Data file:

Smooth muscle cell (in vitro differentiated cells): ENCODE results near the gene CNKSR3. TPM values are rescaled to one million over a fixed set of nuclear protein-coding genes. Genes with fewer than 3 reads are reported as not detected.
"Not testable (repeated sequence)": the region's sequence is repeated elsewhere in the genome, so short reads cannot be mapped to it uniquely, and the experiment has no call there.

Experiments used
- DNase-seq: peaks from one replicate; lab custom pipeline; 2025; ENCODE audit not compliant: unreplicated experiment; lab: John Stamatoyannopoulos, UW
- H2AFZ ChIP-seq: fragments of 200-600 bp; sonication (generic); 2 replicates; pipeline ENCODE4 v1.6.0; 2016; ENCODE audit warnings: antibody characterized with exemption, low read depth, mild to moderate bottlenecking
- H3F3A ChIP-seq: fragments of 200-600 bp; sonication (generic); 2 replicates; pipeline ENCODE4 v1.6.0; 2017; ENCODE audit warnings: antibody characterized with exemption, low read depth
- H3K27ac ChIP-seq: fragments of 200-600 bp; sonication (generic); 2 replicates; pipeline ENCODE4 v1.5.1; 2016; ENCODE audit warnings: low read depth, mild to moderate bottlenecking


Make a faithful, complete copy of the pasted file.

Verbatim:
Smooth muscle cell (in vitro differentiated cells): ENCODE results near the gene CNKSR3. TPM values are rescaled to one million over a fixed set of nuclear protein-coding genes. Genes with fewer than 3 reads are reported as not detected.
"Not testable (repeated sequence)": the region's sequence is repeated elsewhere in the genome, so short reads cannot be mapped to it uniquely, and the experiment has no call there.

Experiments used
- DNase-seq: peaks from one replicate; lab custom pipeline; 2025; ENCODE audit not compliant: unreplicated experiment; lab: John Stamatoyannopoulos, UW
- H2AFZ ChIP-seq: fragments of 200-600 bp; sonication (generic); 2 replicates; pipeline ENCODE4 v1.6.0; 2016; ENCODE audit warnings: antibody characterized with exemption, low read depth, mild to moderate bottlenecking
- H3F3A ChIP-seq: fragments of 200-600 bp; sonication (generic); 2 replicates; pipeline ENCODE4 v1.6.0; 2017; ENCODE audit warnings: antibody characterized with exemption, low read depth
- H3K27ac ChIP-seq: fragments of 200-600 bp; sonication (generic); 2 replicates; pipeline ENCODE4 v1.5.1; 2016; ENCODE audit warnings: low read depth, mild to moderate bottlenecking